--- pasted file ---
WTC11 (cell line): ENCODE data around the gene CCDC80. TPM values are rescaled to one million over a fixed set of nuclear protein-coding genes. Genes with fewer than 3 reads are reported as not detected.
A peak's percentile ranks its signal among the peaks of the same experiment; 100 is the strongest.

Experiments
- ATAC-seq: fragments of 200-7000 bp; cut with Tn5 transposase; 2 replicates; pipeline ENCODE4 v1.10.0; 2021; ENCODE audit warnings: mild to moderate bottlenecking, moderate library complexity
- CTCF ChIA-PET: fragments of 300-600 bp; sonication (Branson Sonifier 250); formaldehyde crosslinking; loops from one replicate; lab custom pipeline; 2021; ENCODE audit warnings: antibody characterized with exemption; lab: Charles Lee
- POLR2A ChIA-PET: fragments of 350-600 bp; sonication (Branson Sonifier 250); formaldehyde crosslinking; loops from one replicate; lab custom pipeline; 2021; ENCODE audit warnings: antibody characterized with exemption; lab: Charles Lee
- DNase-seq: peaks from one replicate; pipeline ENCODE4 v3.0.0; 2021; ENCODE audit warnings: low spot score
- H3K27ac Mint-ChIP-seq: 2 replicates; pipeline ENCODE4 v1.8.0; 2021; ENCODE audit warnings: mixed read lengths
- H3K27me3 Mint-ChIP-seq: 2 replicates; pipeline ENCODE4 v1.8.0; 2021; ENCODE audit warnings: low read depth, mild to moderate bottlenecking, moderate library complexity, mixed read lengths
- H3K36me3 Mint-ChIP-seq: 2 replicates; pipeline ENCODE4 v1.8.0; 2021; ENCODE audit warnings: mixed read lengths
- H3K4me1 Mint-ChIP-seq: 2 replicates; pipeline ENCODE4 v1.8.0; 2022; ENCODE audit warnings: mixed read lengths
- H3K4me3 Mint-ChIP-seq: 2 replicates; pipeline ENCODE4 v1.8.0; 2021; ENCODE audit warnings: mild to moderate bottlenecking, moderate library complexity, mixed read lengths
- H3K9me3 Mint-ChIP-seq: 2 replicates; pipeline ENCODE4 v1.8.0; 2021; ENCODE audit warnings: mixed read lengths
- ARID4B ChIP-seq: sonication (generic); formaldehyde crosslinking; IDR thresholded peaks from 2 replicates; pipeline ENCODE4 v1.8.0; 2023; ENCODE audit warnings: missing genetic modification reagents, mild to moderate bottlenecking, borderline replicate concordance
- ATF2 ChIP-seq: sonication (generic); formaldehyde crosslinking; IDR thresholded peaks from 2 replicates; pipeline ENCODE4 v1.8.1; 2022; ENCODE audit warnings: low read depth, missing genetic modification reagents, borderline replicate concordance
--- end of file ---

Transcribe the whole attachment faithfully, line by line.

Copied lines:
WTC11 (cell line): ENCODE data around the gene CCDC80. TPM values are rescaled to one million over a fixed set of nuclear protein-coding genes. Genes with fewer than 3 reads are reported as not detected.
A peak's percentile ranks its signal among the peaks of the same experiment; 100 is the strongest.

Experiments
- ATAC-seq: fragments of 200-7000 bp; cut with Tn5 transposase; 2 replicates; pipeline ENCODE4 v1.10.0; 2021; ENCODE audit warnings: mild to moderate bottlenecking, moderate library complexity
- CTCF ChIA-PET: fragments of 300-600 bp; sonication (Branson Sonifier 250); formaldehyde crosslinking; loops from one replicate; lab custom pipeline; 2021; ENCODE audit warnings: antibody characterized with exemption; lab: Charles Lee
- POLR2A ChIA-PET: fragments of 350-600 bp; sonication (Branson Sonifier 250); formaldehyde crosslinking; loops from one replicate; lab custom pipeline; 2021; ENCODE audit warnings: antibody characterized with exemption; lab: Charles Lee
- DNase-seq: peaks from one replicate; pipeline ENCODE4 v3.0.0; 2021; ENCODE audit warnings: low spot score
- H3K27ac Mint-ChIP-seq: 2 replicates; pipeline ENCODE4 v1.8.0; 2021; ENCODE audit warnings: mixed read lengths
- H3K27me3 Mint-ChIP-seq: 2 replicates; pipeline ENCODE4 v1.8.0; 2021; ENCODE audit warnings: low read depth, mild to moderate bottlenecking, moderate library complexity, mixed read lengths
- H3K36me3 Mint-ChIP-seq: 2 replicates; pipeline ENCODE4 v1.8.0; 2021; ENCODE audit warnings: mixed read lengths
- H3K4me1 Mint-ChIP-seq: 2 replicates; pipeline ENCODE4 v1.8.0; 2022; ENCODE audit warnings: mixed read lengths
- H3K4me3 Mint-ChIP-seq: 2 replicates; pipeline ENCODE4 v1.8.0; 2021; ENCODE audit warnings: mild to moderate bottlenecking, moderate library complexity, mixed read lengths
- H3K9me3 Mint-ChIP-seq: 2 replicates; pipeline ENCODE4 v1.8.0; 2021; ENCODE audit warnings: mixed read lengths
- ARID4B ChIP-seq: sonication (generic); formaldehyde crosslinking; IDR thresholded peaks from 2 replicates; pipeline ENCODE4 v1.8.0; 2023; ENCODE audit warnings: missing genetic modification reagents, mild to moderate bottlenecking, borderline replicate concordance
- ATF2 ChIP-seq: sonication (generic); formaldehyde crosslinking; IDR thresholded peaks from 2 replicates; pipeline ENCODE4 v1.8.1; 2022; ENCODE audit warnings: low read depth, missing genetic modification reagents, borderline replicate concordance